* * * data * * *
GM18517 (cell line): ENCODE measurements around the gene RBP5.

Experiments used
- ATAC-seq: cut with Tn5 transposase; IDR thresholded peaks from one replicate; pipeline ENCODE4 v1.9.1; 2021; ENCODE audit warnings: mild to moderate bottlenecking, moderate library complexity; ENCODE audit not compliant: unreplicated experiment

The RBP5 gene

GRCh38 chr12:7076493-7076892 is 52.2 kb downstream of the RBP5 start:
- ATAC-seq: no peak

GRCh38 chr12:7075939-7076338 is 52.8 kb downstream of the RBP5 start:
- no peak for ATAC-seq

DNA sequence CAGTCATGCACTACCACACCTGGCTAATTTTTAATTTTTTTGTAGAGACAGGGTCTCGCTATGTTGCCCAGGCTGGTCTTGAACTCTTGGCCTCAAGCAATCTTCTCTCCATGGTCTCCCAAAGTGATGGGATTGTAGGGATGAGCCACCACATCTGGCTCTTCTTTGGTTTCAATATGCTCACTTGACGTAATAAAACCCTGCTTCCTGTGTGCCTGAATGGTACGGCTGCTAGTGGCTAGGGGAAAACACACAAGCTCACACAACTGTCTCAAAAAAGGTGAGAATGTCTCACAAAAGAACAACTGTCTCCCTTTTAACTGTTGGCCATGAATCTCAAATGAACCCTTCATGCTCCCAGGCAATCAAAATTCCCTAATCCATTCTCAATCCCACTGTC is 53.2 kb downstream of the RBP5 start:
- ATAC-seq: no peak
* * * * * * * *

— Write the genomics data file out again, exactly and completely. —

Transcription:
GM18517 (cell line): ENCODE measurements around the gene RBP5.

Experiments used
- ATAC-seq: cut with Tn5 transposase; IDR thresholded peaks from one replicate; pipeline ENCODE4 v1.9.1; 2021; ENCODE audit warnings: mild to moderate bottlenecking, moderate library complexity; ENCODE audit not compliant: unreplicated experiment

The RBP5 gene

GRCh38 chr12:7076493-7076892 is 52.2 kb downstream of the RBP5 start:
- ATAC-seq: no peak

GRCh38 chr12:7075939-7076338 is 52.8 kb downstream of the RBP5 start:
- no peak for ATAC-seq

DNA sequence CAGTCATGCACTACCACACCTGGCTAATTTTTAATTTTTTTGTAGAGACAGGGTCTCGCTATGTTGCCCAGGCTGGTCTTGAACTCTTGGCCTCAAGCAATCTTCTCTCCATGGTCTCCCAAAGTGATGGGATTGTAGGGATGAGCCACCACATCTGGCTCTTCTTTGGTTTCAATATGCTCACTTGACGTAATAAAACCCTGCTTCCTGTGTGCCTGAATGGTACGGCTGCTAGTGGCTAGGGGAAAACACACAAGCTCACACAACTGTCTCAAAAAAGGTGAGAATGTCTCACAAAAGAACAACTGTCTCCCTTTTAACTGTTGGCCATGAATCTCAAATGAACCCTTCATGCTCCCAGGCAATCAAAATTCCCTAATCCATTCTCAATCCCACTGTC is 53.2 kb downstream of the RBP5 start:
- ATAC-seq: no peak